Most of us start the new year with a new set of resolutions, which almost always includes a promise to save more. It’s perfectly great to start making new year’s resolutions, but before you make new ones, it may be good to also do a quick look at how you did last year in different aspects of your financial life.
Doing a personal assessment at this time serves a good purpose: it lets you identify areas of improvement and gives you a good starting point from which you can make targeted resolutions. Hopefully, this exercise will let you reach your ideal financial state.
Here are seven questions to ask yourself. Be honest with each one and then do better with your commitments for 2017.
1. Did you have a goal?
The best way to measure your success is to see what you’ve achieved against your goal. A budget also doubles as a goal, as it guides what you should do spending-wise. How close were you to your budget? If you fell short of your targets, what were the reasons that kept you from meeting your goal? If you did not have goals in the past year, then start setting goals now. Have a long-term goal (for the next ten years or more), a medium-term goal (for the next three to five years), and a short-term goal (for the next year or less). Work to achieve all these goals by creating and sticking to a budget.
2. Did you save enough?
Financial experts often say that you should set aside anywhere from 10 percent to 20 percent of your regular income. It would be easy to see how you fared in this area--your bank account or statement of assets would easily reflect this. If you did well here, then try to add more to your regular savings. If you did poorly in this area, then think of the factors that kept you from saving, and think of concrete ways to address these in this new year. For instance, if you were not able to save because you spent a lot on restaurants, then find more affordable alternatives.
3. Did you prioritize needs over wants?
Having sound spending habits is the foundation of financial vigor. Looking back at the past year, can you say that you prioritized important matters and necessities over your whims? It may be worth looking at the purchases you made this year to know how you fared in this area. This is not to say that you should not give yourself occasional treats, but rather, simply says that you should keep unnecessary spending to a minimum so that you can put more money into your savings.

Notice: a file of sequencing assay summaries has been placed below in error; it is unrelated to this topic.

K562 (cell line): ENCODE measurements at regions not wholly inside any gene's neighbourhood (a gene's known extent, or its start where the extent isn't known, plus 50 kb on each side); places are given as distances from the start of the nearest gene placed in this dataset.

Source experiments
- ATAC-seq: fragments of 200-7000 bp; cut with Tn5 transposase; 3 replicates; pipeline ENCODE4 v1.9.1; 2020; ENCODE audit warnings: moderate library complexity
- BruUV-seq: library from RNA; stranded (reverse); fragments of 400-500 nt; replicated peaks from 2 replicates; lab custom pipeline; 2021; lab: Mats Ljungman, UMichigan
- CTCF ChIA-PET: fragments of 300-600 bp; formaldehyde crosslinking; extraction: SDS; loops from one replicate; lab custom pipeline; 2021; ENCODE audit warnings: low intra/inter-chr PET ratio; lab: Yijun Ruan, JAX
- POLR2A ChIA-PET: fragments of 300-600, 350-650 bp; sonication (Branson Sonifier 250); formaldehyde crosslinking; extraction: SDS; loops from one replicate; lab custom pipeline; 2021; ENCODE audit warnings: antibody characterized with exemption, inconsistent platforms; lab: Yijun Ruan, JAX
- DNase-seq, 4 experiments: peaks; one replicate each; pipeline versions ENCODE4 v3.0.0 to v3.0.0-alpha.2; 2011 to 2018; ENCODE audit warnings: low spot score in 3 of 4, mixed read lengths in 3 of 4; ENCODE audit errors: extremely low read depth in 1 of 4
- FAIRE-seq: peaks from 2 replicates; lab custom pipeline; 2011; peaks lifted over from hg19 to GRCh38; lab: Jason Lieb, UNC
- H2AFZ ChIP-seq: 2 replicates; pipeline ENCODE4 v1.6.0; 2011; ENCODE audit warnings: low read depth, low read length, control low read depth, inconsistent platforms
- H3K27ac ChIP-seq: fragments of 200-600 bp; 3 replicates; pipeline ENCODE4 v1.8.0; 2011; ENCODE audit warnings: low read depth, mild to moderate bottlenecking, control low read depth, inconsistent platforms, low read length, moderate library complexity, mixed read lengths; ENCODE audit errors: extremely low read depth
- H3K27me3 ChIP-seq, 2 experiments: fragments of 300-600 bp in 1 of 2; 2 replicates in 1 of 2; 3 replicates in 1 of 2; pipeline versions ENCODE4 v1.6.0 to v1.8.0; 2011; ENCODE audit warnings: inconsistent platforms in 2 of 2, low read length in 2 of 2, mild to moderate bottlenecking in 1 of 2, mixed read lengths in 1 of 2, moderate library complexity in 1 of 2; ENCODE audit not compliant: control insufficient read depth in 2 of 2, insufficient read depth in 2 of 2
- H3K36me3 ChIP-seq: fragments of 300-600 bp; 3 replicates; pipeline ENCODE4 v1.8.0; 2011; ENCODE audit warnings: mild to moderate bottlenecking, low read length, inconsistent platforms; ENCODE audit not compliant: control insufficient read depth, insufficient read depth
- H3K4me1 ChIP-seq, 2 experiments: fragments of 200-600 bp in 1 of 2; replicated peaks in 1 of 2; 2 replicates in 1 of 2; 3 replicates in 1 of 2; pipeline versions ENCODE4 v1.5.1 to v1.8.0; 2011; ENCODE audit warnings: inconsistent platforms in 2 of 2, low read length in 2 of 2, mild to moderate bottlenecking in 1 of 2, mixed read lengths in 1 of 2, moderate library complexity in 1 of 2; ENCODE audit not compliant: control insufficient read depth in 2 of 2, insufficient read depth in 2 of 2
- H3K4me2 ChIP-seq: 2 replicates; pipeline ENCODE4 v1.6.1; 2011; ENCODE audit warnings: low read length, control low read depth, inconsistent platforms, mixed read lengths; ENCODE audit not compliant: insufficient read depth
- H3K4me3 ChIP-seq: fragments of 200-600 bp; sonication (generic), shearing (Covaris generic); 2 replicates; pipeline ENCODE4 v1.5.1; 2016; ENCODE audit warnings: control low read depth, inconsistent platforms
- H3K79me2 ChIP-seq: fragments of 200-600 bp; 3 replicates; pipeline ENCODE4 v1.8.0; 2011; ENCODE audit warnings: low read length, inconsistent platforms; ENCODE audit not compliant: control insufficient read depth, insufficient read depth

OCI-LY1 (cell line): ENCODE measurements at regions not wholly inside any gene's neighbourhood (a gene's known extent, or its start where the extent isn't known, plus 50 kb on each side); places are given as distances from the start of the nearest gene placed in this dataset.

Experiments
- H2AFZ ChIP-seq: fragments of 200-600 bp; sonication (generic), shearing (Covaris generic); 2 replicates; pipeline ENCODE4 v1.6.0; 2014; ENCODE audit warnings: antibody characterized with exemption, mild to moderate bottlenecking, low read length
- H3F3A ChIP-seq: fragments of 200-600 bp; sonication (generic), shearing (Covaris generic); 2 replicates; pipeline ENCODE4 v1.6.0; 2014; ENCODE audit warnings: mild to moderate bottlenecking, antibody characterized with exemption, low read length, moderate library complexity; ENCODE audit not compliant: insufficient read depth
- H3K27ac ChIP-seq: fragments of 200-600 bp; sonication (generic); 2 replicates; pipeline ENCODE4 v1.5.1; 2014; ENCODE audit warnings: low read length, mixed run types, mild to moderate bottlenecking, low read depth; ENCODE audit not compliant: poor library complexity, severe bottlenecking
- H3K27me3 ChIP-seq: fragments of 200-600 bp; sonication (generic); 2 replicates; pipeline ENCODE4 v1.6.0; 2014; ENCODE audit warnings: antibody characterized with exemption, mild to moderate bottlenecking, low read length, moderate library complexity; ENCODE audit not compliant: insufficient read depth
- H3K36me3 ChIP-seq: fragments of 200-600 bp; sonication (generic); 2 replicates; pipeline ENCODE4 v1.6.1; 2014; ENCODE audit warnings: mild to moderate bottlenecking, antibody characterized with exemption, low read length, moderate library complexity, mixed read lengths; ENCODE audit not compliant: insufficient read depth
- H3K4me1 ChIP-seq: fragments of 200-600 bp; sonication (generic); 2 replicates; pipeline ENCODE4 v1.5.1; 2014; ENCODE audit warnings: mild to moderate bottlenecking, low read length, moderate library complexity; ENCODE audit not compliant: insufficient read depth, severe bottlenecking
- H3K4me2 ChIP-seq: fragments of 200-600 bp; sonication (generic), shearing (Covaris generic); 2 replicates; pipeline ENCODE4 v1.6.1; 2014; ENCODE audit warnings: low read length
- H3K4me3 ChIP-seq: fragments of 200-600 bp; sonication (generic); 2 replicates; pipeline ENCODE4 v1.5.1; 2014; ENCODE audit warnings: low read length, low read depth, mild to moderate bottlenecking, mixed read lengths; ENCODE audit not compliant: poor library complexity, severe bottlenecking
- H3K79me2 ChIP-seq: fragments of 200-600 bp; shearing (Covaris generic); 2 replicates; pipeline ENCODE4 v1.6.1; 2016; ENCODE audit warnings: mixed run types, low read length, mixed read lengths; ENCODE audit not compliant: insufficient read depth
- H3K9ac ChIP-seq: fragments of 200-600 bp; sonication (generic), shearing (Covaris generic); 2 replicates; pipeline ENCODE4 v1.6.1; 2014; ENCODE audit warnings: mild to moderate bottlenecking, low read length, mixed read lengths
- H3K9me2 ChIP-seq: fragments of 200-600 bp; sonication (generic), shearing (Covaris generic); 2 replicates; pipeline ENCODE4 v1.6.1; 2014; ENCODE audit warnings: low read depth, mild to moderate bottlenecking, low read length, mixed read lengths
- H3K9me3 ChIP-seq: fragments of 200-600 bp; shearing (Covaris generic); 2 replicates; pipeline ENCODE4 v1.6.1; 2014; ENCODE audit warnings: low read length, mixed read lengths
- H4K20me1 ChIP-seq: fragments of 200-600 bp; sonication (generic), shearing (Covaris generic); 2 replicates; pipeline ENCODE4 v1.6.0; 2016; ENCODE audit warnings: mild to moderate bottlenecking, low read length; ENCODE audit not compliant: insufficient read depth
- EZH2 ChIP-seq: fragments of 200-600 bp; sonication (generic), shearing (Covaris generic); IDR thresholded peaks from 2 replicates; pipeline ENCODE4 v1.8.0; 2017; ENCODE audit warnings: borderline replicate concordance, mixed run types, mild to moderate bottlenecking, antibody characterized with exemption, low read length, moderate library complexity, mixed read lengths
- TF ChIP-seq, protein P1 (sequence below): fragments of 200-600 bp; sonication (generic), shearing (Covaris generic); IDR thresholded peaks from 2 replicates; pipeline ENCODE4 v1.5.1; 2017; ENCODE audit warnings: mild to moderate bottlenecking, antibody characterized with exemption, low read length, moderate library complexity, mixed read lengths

4. Did you use your credit wisely?
A surefire way to get into the debt hole is to buy unnecessary items on credit, which becomes extremely easy when you have a credit card. Examine your credit card usage in the past year, which should be easy to do by simply looking at your billing statements. From this, identify which of your purchases were done hastily, and which ones went into items that you didn’t really need. Then, resolve to better manage your credit card usage.
5. Did you pay bills on time?
Financial wellness begins with discipline, and that includes commitment to meeting your financial obligations, including bills. Paying bills on time saves you a lot of inconveniences and fines, as well as interest costs in some cases. If you’ve been remiss in this area, then institute measures to let you do so. For instance, you can consider enrolling bills in the automatic debit arrangements that most banks and credit card firms offer nowadays. You can also make a simple tracker that you can refer to regularly.
6. Did you invest your money?
Ideally, you should put money into assets and investment vehicles that will help you fund future goals or form your nest egg. If you’ve begun investing, look at ways to diversify or increase this. If you haven’t, then make it a point to start investing some of your savings. There is a whole array of investment vehicles such as mutual funds and equities for first-time investors. Resolve to look at this area of your finances and take concrete steps while you have time on your side.
7. Did you share your wealth?
Most people make their resolutions coming off from the joys of the holiday season, and some if not most make a commitment to share--give more to their parents, or family members or worthy causes that need aid throughout the year. If you made a promise to yourself to give back and share your blessings, make sure to check how you did on this too.
Whether you said yes to all seven or less, the good thing is you have the new year for a do-over. Let’s hope 2017 will be a breakthrough year for your pocket and your financial future.
Grow Your Money is an editorial partnership between news.abs-cbn.com and Citi Philippines to promote financial education and provide helpful information to Filipinos on how to better manage their personal finances.
Visit www.citibank.com.ph for more information.